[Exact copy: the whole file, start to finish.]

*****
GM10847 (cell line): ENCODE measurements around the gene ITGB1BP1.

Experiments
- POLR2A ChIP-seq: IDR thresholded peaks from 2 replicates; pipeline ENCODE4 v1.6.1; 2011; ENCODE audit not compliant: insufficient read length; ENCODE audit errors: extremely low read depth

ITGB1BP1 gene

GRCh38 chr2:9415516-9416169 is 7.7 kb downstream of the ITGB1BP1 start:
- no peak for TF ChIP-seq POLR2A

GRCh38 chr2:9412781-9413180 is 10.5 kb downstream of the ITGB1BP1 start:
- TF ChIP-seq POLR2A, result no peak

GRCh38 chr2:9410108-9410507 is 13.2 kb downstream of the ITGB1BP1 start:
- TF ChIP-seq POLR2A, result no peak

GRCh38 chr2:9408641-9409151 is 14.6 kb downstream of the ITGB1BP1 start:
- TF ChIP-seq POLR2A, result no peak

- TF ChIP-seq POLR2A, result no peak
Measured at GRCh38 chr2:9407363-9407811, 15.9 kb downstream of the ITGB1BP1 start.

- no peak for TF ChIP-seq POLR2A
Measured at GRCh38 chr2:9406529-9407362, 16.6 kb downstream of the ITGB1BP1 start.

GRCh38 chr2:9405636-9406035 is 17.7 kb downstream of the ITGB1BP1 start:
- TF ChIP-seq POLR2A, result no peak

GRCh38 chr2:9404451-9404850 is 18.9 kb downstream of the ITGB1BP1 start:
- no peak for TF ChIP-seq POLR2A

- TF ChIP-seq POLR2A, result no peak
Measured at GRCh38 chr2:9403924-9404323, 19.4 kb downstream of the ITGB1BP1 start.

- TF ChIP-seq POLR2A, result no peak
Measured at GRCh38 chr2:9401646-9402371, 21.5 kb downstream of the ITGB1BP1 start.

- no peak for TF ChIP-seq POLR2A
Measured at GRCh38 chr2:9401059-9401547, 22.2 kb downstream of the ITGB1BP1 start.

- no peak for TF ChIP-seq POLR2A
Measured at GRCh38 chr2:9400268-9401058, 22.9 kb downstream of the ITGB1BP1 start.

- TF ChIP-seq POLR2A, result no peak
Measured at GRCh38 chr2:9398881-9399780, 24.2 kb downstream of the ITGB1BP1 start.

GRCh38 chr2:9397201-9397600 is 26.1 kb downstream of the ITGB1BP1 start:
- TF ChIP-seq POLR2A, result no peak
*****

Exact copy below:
GM10847 (cell line): ENCODE measurements around the gene ITGB1BP1.

Experiments
- POLR2A ChIP-seq: IDR thresholded peaks from 2 replicates; pipeline ENCODE4 v1.6.1; 2011; ENCODE audit not compliant: insufficient read length; ENCODE audit errors: extremely low read depth

ITGB1BP1 gene

GRCh38 chr2:9415516-9416169 is 7.7 kb downstream of the ITGB1BP1 start:
- no peak for TF ChIP-seq POLR2A

GRCh38 chr2:9412781-9413180 is 10.5 kb downstream of the ITGB1BP1 start:
- TF ChIP-seq POLR2A, result no peak

GRCh38 chr2:9410108-9410507 is 13.2 kb downstream of the ITGB1BP1 start:
- TF ChIP-seq POLR2A, result no peak

GRCh38 chr2:9408641-9409151 is 14.6 kb downstream of the ITGB1BP1 start:
- TF ChIP-seq POLR2A, result no peak

- TF ChIP-seq POLR2A, result no peak
Measured at GRCh38 chr2:9407363-9407811, 15.9 kb downstream of the ITGB1BP1 start.

- no peak for TF ChIP-seq POLR2A
Measured at GRCh38 chr2:9406529-9407362, 16.6 kb downstream of the ITGB1BP1 start.

GRCh38 chr2:9405636-9406035 is 17.7 kb downstream of the ITGB1BP1 start:
- TF ChIP-seq POLR2A, result no peak

GRCh38 chr2:9404451-9404850 is 18.9 kb downstream of the ITGB1BP1 start:
- no peak for TF ChIP-seq POLR2A

- TF ChIP-seq POLR2A, result no peak
Measured at GRCh38 chr2:9403924-9404323, 19.4 kb downstream of the ITGB1BP1 start.

- TF ChIP-seq POLR2A, result no peak
Measured at GRCh38 chr2:9401646-9402371, 21.5 kb downstream of the ITGB1BP1 start.

- no peak for TF ChIP-seq POLR2A
Measured at GRCh38 chr2:9401059-9401547, 22.2 kb downstream of the ITGB1BP1 start.

- no peak for TF ChIP-seq POLR2A
Measured at GRCh38 chr2:9400268-9401058, 22.9 kb downstream of the ITGB1BP1 start.

- TF ChIP-seq POLR2A, result no peak
Measured at GRCh38 chr2:9398881-9399780, 24.2 kb downstream of the ITGB1BP1 start.

GRCh38 chr2:9397201-9397600 is 26.1 kb downstream of the ITGB1BP1 start:
- TF ChIP-seq POLR2A, result no peak